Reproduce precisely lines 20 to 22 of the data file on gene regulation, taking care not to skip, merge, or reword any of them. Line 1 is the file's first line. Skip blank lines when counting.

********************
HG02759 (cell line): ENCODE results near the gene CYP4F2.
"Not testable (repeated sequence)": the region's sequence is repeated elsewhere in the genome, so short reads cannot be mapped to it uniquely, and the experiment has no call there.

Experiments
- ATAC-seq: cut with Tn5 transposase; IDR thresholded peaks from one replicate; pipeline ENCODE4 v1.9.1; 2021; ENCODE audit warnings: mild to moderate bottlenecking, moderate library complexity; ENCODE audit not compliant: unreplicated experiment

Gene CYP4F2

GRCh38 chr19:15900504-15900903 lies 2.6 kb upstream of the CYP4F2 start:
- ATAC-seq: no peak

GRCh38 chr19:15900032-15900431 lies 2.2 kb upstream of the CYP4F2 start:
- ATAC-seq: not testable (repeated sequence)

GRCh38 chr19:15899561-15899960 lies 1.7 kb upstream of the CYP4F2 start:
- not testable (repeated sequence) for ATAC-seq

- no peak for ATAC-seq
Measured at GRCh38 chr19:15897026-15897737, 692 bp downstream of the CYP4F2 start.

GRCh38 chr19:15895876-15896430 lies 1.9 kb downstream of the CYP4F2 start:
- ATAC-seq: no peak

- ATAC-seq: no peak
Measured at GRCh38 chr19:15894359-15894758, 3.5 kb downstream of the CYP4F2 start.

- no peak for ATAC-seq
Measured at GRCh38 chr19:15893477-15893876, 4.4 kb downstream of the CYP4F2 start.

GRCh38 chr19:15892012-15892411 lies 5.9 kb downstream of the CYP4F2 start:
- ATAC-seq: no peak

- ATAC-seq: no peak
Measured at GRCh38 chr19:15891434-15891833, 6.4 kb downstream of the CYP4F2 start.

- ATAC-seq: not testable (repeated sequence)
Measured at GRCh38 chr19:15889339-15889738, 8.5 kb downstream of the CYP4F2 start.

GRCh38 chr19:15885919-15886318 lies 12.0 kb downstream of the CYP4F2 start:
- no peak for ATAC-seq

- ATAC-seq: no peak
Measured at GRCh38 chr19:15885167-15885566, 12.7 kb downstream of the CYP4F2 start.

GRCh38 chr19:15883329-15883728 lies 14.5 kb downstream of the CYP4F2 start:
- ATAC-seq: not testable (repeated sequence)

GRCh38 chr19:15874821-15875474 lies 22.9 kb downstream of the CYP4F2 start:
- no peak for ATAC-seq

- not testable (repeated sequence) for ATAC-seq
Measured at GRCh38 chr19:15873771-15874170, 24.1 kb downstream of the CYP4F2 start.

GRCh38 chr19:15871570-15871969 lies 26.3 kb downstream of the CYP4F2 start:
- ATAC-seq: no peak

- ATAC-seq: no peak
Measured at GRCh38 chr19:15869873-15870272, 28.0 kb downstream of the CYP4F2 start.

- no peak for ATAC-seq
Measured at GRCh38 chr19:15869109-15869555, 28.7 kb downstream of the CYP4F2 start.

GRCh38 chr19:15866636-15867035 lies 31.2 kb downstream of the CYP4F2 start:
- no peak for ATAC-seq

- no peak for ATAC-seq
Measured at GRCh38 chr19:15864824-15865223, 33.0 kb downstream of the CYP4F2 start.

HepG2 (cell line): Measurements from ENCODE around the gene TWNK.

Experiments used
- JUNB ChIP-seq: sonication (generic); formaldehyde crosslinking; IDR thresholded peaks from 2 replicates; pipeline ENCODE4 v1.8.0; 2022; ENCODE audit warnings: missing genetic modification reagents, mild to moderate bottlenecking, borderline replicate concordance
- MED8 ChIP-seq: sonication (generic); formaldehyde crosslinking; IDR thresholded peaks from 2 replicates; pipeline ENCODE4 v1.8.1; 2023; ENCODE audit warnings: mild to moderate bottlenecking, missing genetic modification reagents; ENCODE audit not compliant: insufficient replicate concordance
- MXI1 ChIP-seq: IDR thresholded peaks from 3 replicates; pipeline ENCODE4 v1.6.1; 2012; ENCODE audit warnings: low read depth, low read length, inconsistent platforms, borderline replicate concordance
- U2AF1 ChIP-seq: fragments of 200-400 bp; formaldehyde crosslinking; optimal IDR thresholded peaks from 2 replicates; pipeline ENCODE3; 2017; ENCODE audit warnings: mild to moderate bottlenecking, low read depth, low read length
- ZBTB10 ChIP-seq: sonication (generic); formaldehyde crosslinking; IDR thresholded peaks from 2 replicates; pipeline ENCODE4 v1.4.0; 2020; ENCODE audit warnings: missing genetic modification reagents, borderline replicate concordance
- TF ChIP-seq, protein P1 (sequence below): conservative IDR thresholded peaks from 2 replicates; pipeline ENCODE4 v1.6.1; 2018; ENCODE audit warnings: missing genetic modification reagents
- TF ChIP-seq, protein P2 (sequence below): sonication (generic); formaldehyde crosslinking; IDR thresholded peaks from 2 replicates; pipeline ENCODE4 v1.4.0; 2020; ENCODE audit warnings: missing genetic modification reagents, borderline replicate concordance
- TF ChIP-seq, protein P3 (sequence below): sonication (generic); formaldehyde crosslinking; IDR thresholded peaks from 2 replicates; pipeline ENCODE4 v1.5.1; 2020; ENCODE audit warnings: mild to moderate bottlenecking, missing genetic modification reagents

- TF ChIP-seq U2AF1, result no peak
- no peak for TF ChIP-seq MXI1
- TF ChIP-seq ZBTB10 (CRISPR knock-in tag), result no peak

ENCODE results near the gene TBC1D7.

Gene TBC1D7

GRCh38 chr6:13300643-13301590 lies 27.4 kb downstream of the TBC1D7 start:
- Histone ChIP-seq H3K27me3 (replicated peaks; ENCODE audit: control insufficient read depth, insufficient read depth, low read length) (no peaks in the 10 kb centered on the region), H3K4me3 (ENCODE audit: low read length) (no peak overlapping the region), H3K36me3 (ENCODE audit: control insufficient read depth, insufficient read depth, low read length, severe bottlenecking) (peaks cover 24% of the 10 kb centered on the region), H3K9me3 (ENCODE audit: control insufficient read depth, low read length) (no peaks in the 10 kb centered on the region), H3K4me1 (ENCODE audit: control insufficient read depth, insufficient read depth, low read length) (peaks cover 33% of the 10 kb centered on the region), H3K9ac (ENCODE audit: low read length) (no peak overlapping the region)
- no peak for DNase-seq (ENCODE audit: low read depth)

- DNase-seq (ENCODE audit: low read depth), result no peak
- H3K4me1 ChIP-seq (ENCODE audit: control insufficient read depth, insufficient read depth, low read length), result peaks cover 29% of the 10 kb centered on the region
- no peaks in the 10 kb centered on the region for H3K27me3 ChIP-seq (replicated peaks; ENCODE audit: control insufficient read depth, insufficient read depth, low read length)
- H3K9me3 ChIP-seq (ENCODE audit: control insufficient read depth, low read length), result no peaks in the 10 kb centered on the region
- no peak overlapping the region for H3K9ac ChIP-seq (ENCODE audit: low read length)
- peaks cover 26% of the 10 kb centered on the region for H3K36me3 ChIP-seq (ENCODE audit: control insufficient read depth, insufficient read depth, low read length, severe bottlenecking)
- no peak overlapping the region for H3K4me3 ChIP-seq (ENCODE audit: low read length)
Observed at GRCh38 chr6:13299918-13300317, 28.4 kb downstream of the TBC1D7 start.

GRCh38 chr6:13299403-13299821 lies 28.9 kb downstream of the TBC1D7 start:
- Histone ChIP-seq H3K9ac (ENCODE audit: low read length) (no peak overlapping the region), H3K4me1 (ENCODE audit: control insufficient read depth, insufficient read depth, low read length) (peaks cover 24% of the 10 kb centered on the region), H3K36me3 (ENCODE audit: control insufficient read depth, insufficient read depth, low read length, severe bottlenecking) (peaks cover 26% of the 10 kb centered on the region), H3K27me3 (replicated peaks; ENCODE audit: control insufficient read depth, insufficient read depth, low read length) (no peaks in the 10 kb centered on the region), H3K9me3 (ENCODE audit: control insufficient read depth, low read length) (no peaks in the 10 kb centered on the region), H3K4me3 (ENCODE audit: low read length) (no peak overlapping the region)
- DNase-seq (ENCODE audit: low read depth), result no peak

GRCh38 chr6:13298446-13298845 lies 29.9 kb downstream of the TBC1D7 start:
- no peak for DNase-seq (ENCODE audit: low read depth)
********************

GRCh38 chr19:15892012-15892411 lies 5.9 kb downstream of the CYP4F2 start:
- ATAC-seq: no peak

- ATAC-seq: no peak